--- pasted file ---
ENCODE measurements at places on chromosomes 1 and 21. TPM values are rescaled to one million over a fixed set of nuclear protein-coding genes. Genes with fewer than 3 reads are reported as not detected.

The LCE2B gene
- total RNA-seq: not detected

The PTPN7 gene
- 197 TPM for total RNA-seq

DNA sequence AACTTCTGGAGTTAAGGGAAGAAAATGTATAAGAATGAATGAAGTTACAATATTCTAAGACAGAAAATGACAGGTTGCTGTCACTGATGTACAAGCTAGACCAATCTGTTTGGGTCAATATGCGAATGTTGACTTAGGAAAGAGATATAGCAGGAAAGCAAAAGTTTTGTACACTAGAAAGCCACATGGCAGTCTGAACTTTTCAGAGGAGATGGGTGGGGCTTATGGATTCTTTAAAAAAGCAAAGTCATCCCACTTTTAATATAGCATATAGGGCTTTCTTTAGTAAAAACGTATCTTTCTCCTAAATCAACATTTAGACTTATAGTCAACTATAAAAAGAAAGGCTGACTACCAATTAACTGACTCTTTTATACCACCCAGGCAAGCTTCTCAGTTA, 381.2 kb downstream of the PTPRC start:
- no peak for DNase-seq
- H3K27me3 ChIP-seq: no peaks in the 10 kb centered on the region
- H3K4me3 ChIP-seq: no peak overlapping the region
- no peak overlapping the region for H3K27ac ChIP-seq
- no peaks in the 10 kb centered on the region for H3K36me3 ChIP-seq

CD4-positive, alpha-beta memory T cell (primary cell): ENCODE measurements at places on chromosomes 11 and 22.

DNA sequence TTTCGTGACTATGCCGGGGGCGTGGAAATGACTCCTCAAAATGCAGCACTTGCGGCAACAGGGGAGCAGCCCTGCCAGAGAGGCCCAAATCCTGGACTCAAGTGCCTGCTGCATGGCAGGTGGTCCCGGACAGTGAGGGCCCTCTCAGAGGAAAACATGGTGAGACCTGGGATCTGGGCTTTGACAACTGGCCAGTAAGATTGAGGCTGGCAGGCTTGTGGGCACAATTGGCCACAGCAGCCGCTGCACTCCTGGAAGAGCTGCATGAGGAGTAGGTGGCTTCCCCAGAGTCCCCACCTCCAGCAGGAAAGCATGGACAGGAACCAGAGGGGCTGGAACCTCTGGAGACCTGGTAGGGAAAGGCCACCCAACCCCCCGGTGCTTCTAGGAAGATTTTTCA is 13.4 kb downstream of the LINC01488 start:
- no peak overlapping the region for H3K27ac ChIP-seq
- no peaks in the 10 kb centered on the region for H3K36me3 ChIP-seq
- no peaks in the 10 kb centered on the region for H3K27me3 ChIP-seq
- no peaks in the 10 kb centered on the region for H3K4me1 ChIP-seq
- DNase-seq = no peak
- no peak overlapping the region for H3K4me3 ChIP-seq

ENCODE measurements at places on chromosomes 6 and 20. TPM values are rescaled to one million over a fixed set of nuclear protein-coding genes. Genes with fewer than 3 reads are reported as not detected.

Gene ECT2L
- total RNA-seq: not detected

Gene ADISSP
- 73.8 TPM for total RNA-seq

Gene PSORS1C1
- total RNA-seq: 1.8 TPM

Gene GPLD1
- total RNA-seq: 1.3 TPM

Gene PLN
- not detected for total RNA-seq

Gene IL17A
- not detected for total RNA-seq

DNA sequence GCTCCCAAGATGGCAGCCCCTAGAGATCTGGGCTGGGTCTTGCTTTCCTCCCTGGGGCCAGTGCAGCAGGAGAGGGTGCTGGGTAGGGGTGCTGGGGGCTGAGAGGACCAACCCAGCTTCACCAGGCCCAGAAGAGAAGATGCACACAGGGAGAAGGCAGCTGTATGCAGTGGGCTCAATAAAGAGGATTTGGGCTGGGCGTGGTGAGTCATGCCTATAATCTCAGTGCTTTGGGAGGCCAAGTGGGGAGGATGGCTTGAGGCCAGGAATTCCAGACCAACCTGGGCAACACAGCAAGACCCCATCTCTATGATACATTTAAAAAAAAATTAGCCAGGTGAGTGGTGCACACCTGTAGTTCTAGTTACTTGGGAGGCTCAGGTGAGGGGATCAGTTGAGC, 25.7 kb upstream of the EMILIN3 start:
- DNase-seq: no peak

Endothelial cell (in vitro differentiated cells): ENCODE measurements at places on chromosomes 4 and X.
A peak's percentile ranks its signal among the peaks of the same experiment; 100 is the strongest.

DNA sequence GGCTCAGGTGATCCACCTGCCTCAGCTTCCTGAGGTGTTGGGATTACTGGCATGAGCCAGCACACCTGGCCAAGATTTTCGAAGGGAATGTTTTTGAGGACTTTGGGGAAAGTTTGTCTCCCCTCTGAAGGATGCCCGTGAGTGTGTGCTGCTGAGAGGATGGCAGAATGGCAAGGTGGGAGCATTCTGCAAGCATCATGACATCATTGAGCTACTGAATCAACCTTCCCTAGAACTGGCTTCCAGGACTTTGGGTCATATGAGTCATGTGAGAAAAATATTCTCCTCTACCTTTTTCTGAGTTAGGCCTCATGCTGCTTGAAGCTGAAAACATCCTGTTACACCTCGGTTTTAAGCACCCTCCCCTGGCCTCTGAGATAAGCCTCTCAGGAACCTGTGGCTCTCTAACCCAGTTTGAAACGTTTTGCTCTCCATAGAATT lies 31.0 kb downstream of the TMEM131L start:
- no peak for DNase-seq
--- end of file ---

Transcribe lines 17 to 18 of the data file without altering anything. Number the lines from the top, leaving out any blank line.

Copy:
- no peaks in the 10 kb centered on the region for H3K4me1 ChIP-seq
- DNase-seq = no peak